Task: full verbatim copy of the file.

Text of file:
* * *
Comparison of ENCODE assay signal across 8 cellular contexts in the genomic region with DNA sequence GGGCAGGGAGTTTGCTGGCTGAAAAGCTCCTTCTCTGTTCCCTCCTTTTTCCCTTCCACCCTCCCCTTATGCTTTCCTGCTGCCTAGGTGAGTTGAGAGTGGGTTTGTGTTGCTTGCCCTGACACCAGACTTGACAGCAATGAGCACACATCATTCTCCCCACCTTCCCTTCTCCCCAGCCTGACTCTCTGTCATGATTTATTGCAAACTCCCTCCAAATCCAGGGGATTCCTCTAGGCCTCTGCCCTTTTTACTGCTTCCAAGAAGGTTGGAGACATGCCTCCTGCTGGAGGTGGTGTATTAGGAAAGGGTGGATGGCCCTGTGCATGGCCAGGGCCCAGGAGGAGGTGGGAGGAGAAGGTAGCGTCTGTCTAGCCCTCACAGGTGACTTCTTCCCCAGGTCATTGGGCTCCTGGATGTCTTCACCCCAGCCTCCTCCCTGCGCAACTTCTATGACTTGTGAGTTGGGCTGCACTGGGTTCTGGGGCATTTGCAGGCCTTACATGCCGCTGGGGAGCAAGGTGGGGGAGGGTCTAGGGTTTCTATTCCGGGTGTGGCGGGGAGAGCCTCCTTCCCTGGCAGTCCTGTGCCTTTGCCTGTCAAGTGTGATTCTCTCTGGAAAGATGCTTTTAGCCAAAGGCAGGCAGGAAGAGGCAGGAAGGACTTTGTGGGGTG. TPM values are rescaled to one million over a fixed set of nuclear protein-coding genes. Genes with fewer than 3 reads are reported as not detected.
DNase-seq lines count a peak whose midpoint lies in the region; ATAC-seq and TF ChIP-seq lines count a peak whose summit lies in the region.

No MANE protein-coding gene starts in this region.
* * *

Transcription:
Comparison of ENCODE assay signal across 8 cellular contexts in the genomic region with DNA sequence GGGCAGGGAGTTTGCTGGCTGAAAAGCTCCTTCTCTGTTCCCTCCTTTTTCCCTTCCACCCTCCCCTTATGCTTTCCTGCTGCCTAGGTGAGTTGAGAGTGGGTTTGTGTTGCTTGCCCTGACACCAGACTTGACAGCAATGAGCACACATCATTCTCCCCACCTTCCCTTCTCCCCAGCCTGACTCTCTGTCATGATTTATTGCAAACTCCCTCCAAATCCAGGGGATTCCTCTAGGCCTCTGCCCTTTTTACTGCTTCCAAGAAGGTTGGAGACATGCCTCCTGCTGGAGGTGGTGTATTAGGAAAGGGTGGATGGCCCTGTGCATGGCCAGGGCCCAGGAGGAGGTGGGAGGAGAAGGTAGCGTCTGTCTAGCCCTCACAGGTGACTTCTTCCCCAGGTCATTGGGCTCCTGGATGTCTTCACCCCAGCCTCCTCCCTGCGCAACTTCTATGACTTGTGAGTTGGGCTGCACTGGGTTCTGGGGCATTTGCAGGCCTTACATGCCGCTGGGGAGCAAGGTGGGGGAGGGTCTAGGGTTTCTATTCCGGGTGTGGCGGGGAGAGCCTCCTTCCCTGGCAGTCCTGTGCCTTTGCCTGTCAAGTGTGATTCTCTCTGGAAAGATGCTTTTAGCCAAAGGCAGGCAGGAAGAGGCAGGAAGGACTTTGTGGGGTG. TPM values are rescaled to one million over a fixed set of nuclear protein-coding genes. Genes with fewer than 3 reads are reported as not detected.
DNase-seq lines count a peak whose midpoint lies in the region; ATAC-seq and TF ChIP-seq lines count a peak whose summit lies in the region.

No MANE protein-coding gene starts in this region.